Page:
“We both gave in to the drone of the drive, that line down the center of the state. It was driving with a destination, but with nothing required of us when we got there.”

“The way you can drive in California!” he said. “I used to love that about it.”

I reached for a bottle of almond-scented oil. I poured a little in my hand.

“We didn’t unpack at first,” I said. “We pulled on bathing suits from a duffel bag and wrapped beach towel sarongs around them. Except that I had been unable to find mine, and had packed a leotard instead, the Danskin kind with the narrow straps, flesh-colored.

“There were only two other people in the pool. Two men were doing laps in the deep end. Katherine and I stood in water up to our breasts and held on to the edge of the pool with our arms stretched out behind us. The water was heated, and it swayed against us slowly from the emotion of the swimmers doing laps.”

“Time was slowing way down,” he said, he eyes closed.

“We stayed like that,” I said, “until the men climbed out of the pool and lay down on chaises spread with towels at our end.

“Are you with me?” I asked.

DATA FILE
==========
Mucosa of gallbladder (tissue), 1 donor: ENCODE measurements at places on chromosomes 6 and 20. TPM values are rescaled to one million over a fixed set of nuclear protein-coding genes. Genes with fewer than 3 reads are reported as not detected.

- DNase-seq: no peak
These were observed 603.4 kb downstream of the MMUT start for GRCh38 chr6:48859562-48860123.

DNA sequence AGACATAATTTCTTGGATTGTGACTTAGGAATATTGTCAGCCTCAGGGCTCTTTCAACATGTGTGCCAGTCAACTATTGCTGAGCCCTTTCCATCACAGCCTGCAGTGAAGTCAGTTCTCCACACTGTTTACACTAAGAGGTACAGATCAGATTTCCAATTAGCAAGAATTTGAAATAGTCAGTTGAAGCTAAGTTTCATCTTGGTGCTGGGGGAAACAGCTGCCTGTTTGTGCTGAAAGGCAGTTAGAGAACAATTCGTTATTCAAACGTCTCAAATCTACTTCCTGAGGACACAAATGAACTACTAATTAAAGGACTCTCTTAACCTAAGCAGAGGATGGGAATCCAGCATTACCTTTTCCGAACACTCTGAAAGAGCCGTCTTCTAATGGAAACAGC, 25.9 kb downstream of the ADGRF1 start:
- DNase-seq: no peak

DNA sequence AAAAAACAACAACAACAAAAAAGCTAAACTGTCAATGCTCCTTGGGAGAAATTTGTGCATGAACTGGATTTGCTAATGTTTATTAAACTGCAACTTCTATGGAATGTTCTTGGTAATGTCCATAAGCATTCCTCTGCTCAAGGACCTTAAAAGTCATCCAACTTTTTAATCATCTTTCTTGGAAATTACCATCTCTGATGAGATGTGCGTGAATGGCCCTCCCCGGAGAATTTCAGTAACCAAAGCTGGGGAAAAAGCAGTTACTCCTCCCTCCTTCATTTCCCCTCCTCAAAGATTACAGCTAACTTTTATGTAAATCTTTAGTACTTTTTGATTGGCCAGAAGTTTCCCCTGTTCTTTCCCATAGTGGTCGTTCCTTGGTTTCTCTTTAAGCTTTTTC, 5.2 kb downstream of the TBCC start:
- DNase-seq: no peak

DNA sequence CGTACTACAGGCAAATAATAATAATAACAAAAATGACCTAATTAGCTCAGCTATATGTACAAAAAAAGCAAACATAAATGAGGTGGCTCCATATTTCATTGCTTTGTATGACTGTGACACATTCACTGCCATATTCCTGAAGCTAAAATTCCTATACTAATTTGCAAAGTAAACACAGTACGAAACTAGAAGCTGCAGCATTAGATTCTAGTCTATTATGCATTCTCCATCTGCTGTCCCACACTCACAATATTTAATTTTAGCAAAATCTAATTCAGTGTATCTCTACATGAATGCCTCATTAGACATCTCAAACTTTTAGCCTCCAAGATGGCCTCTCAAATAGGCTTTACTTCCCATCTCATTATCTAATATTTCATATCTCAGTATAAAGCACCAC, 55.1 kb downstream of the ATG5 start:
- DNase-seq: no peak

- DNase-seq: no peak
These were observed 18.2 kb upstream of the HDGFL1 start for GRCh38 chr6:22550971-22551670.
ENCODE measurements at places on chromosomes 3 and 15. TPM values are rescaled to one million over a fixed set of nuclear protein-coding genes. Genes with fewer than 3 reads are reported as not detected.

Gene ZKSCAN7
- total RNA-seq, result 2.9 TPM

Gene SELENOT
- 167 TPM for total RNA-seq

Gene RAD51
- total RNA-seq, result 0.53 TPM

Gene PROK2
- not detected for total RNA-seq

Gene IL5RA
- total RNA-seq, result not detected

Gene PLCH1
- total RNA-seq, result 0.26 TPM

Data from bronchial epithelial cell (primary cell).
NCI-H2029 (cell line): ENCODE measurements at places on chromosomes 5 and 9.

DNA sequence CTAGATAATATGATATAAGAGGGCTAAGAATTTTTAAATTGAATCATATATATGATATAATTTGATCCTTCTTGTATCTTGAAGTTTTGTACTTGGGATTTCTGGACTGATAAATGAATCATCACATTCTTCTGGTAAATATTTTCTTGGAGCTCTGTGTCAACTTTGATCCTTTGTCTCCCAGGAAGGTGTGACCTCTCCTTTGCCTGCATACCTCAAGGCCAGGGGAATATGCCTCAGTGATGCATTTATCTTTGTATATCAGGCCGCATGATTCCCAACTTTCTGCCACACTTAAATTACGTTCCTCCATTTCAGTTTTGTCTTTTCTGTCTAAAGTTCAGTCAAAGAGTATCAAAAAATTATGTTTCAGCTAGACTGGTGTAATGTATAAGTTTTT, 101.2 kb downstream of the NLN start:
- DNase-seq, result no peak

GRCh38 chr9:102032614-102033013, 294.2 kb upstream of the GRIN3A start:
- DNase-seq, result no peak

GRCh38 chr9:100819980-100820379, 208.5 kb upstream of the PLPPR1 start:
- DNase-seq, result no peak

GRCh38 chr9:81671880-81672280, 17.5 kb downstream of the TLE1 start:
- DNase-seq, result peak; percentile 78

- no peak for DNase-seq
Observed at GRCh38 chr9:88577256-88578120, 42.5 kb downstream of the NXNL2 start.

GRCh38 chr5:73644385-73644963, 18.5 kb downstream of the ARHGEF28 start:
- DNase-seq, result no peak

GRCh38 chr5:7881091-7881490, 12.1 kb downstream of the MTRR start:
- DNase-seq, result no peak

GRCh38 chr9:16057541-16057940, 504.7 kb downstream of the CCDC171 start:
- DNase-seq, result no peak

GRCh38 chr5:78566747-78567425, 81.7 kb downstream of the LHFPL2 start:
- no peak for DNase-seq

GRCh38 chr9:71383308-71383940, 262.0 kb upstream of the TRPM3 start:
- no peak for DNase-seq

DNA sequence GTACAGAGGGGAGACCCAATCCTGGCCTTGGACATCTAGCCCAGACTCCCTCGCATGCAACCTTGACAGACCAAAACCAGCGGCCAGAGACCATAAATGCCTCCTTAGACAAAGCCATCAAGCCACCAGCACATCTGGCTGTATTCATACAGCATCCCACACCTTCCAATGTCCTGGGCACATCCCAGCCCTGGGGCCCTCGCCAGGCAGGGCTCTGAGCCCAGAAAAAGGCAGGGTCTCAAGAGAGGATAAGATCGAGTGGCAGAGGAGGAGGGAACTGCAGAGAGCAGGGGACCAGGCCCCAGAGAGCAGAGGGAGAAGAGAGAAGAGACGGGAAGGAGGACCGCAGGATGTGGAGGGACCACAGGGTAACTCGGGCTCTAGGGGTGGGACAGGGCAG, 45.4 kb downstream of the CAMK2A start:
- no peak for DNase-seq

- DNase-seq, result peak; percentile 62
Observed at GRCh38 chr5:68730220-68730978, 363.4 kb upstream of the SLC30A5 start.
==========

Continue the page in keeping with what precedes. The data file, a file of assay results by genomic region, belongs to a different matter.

“Darling,” he said.

“Katherine churned the water around her, and when she did a handstand, I saw that she had taken off her suit. The men saw, too, of course. They were quite a bit older than we were, and wore plaid swimming trunks. What an awful word — trunks.

“Are you listening?” I asked. “Because one of the things I just told you was a lie. Can you tell me what was the thing that I made up?”

“You mustn’t tease an old man.”

“But really,” I said, suddenly exhausted, “don’t you have something like this on video? Maybe we could just watch that?”

My voice was raw, and when I coughed, he got up to get me a glass of water. On his way back from the kitchen, he stopped to play back messages left by callers during the night.

He asked about the place on the lake but he never came to see it. He had done all the traveling he was ever going to do; that was the impression he gave. Now he traveled in time, taking me with him to where he had gone when he was a go-er. I was not so eager to go anywhere, really, so this didn’t bother me, except for once when I thought we should drive to Maine. I wanted us to drift in a canoe across a calm, cold lake, and listen to loons.

He had been to a lake in Maine with someone else years before. He said his Maine had been a week at a famous fishing camp whose pricey guides took your family out at dawn and then fried your catch for lunch. What occupied him now was seeing how far a person could go in the realization of pleasure, without leaving home, two people in a bed.

I had not heard from Katherine for many years when her forwarded letter reached me. She was coming to New York, and she said she wanted to see me. I did not think this was coincidence; I felt I had conjured her by talking about her every night. I was excited and panic-stricken. I wanted to show them off to each other, and that would be a disaster. The three weeks’ notice had shrunk to a couple of days. I left a message at her hotel to hold for arrival.